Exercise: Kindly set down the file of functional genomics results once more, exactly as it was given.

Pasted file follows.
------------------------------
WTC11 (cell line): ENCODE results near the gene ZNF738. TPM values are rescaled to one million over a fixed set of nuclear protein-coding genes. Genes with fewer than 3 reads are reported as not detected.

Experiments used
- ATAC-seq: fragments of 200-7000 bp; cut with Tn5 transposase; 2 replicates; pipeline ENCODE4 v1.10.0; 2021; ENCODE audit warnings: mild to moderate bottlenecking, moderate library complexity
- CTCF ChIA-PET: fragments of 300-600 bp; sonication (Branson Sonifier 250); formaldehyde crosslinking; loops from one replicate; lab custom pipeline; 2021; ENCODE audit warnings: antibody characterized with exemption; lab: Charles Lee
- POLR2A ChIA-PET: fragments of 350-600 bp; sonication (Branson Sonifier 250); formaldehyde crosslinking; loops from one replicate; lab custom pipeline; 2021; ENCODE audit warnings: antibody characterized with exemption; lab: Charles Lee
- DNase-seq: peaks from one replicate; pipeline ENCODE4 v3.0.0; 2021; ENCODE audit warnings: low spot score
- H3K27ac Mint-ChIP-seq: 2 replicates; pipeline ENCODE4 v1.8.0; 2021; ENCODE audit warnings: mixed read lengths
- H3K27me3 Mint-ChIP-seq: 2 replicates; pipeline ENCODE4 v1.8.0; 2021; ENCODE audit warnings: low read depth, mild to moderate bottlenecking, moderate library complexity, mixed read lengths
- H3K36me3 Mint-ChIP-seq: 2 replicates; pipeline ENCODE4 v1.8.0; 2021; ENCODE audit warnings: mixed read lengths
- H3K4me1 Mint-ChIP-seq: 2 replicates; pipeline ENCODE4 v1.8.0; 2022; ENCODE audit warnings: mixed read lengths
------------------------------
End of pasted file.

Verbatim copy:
WTC11 (cell line): ENCODE results near the gene ZNF738. TPM values are rescaled to one million over a fixed set of nuclear protein-coding genes. Genes with fewer than 3 reads are reported as not detected.

Experiments used
- ATAC-seq: fragments of 200-7000 bp; cut with Tn5 transposase; 2 replicates; pipeline ENCODE4 v1.10.0; 2021; ENCODE audit warnings: mild to moderate bottlenecking, moderate library complexity
- CTCF ChIA-PET: fragments of 300-600 bp; sonication (Branson Sonifier 250); formaldehyde crosslinking; loops from one replicate; lab custom pipeline; 2021; ENCODE audit warnings: antibody characterized with exemption; lab: Charles Lee
- POLR2A ChIA-PET: fragments of 350-600 bp; sonication (Branson Sonifier 250); formaldehyde crosslinking; loops from one replicate; lab custom pipeline; 2021; ENCODE audit warnings: antibody characterized with exemption; lab: Charles Lee
- DNase-seq: peaks from one replicate; pipeline ENCODE4 v3.0.0; 2021; ENCODE audit warnings: low spot score
- H3K27ac Mint-ChIP-seq: 2 replicates; pipeline ENCODE4 v1.8.0; 2021; ENCODE audit warnings: mixed read lengths
- H3K27me3 Mint-ChIP-seq: 2 replicates; pipeline ENCODE4 v1.8.0; 2021; ENCODE audit warnings: low read depth, mild to moderate bottlenecking, moderate library complexity, mixed read lengths
- H3K36me3 Mint-ChIP-seq: 2 replicates; pipeline ENCODE4 v1.8.0; 2021; ENCODE audit warnings: mixed read lengths
- H3K4me1 Mint-ChIP-seq: 2 replicates; pipeline ENCODE4 v1.8.0; 2022; ENCODE audit warnings: mixed read lengths